geomorphology, Southwest

An aerial perspective

Whenever I have the opportunity, I always try and grab a window seat on airplanes. Because I live in Arizona, I’m lucky enough to regularly fly over the American Southwest, which features some of the most stunning and dramatic landscapes from the air.

In the image above—flying near the Chaco Canyon area in New Mexico—you can see the steep cliff faces that create a “stair-step” in the landscape and the talus piles at their base. As well, you can see the fluvial carvings on the upper terrace also working to erode the landscape. These features are quite common along the Colorado Plateau, which covers portions of Arizona, New Mexico, Colorado and Utah. From above, you can truly get a sense of scale for the awesome powers at work that shape these landscapes.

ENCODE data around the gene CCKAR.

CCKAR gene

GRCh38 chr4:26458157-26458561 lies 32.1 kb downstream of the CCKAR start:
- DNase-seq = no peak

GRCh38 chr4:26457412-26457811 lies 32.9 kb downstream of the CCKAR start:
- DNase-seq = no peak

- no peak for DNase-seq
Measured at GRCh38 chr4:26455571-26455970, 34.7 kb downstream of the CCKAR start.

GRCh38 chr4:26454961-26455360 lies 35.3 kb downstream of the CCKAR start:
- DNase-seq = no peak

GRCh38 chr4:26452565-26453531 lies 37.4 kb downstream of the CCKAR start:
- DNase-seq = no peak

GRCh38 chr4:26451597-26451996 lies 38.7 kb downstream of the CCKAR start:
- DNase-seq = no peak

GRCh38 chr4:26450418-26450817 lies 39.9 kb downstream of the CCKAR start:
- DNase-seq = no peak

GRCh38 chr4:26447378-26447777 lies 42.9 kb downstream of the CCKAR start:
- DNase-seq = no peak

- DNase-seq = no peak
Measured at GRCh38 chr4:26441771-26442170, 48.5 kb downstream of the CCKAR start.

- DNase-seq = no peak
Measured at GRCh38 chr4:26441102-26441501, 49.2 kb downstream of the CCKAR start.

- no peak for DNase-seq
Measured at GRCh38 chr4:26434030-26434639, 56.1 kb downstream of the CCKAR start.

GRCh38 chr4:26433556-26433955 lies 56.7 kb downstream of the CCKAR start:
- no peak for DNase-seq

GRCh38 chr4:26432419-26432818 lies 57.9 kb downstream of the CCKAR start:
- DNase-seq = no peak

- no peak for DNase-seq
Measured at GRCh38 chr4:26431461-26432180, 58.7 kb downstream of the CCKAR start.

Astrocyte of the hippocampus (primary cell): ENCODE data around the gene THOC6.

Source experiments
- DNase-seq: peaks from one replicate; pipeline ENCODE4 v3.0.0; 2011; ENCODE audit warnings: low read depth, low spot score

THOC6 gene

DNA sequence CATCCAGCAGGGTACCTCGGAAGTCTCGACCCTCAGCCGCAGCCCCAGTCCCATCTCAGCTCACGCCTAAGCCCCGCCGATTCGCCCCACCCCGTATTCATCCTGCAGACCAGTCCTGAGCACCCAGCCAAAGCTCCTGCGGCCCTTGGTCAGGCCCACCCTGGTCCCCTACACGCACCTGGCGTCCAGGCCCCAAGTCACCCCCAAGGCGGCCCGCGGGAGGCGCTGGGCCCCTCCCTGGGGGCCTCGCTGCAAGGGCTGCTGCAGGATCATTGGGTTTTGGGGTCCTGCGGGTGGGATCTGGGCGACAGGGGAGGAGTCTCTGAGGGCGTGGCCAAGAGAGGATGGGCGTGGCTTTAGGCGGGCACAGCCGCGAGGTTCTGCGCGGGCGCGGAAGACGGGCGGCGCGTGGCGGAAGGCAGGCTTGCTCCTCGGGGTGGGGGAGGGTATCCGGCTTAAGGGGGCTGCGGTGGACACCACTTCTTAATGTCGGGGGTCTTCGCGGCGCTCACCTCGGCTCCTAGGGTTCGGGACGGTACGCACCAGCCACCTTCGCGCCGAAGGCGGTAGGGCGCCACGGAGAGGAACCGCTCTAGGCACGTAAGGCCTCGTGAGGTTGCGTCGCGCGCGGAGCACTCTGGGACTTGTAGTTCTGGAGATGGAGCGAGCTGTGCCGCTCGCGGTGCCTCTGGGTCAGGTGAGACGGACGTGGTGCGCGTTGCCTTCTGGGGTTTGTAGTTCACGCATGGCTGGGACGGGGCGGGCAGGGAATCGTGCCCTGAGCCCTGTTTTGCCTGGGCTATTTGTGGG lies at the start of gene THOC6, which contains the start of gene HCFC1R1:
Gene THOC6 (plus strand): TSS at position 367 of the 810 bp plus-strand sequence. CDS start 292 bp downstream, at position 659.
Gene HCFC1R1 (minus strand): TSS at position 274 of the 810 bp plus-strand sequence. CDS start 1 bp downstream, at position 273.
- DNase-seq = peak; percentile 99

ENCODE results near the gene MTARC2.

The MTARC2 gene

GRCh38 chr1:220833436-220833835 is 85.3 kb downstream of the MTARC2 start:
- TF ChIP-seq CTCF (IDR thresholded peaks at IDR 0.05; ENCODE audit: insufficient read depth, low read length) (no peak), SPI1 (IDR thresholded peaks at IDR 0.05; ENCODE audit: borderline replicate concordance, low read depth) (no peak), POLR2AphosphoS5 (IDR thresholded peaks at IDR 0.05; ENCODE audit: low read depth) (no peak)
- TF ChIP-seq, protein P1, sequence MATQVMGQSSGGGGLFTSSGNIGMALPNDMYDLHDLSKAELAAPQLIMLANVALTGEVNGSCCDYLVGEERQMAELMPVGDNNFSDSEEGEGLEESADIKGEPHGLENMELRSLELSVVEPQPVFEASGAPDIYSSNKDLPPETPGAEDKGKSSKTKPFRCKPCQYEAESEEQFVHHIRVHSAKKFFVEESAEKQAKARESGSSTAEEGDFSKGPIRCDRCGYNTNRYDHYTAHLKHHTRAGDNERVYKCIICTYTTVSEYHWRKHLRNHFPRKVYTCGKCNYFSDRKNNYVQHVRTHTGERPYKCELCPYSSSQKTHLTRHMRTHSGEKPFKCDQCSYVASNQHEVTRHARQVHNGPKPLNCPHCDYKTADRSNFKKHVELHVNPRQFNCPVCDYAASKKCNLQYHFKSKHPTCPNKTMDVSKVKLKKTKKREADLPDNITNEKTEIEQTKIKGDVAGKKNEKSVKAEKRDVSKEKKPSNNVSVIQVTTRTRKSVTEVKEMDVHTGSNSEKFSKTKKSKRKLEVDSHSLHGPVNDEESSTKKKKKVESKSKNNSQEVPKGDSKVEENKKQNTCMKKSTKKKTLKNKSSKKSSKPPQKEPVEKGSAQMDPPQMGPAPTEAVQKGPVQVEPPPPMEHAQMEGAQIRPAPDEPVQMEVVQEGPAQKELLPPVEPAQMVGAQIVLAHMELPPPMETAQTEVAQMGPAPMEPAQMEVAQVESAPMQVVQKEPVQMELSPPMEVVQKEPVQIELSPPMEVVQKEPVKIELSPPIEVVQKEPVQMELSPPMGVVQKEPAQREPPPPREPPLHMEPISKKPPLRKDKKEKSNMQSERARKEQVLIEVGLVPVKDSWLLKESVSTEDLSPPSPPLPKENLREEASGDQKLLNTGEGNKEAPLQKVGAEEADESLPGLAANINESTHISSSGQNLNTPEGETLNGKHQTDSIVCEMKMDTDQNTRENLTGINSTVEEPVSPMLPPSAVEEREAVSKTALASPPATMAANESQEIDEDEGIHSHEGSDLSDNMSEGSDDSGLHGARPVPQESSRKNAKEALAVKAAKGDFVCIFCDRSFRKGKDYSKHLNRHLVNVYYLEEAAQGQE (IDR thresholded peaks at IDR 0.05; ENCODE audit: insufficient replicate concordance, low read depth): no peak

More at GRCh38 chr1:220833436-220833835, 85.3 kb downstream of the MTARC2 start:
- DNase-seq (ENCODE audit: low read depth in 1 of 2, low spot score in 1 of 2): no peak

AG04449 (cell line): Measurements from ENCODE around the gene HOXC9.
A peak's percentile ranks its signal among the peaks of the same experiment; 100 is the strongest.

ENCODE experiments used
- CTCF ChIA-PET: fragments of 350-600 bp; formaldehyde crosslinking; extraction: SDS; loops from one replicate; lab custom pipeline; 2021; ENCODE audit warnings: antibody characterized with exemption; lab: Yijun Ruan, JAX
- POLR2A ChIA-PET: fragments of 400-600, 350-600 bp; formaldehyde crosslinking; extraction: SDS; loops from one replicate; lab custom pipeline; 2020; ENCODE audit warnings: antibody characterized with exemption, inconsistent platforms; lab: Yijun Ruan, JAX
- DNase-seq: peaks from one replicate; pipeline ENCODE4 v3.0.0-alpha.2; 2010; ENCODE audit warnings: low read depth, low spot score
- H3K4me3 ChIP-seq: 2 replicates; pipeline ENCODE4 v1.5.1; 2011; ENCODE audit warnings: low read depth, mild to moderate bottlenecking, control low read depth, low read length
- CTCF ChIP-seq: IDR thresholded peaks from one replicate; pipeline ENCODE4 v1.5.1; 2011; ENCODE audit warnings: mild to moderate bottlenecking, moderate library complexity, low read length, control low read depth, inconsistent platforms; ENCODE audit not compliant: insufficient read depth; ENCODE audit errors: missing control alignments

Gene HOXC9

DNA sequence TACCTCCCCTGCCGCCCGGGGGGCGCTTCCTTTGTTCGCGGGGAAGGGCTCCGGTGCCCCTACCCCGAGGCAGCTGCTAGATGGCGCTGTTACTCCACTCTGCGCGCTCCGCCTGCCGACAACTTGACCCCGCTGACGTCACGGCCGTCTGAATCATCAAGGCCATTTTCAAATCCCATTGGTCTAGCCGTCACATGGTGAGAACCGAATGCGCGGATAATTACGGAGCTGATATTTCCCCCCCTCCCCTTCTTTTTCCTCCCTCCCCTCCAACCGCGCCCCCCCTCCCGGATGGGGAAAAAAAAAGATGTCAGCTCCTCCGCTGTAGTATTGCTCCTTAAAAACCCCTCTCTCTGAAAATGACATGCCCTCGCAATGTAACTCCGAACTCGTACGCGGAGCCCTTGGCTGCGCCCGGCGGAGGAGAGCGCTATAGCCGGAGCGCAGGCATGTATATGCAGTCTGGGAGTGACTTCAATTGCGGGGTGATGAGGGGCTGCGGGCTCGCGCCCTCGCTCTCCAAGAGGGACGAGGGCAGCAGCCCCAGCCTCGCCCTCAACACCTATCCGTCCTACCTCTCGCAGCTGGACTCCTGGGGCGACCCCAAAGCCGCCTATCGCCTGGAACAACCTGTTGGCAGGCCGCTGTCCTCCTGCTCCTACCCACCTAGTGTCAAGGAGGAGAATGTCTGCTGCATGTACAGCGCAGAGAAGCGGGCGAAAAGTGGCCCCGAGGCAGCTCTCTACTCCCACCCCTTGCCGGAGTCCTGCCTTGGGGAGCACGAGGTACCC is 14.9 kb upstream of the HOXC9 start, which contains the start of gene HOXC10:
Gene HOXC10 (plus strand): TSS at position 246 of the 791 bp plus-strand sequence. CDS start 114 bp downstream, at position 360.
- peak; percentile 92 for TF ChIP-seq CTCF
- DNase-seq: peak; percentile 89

While Google Earth can certainly provide some great tours, it’s hard to beat a direct view  from the window seat of a plane.

Image by author

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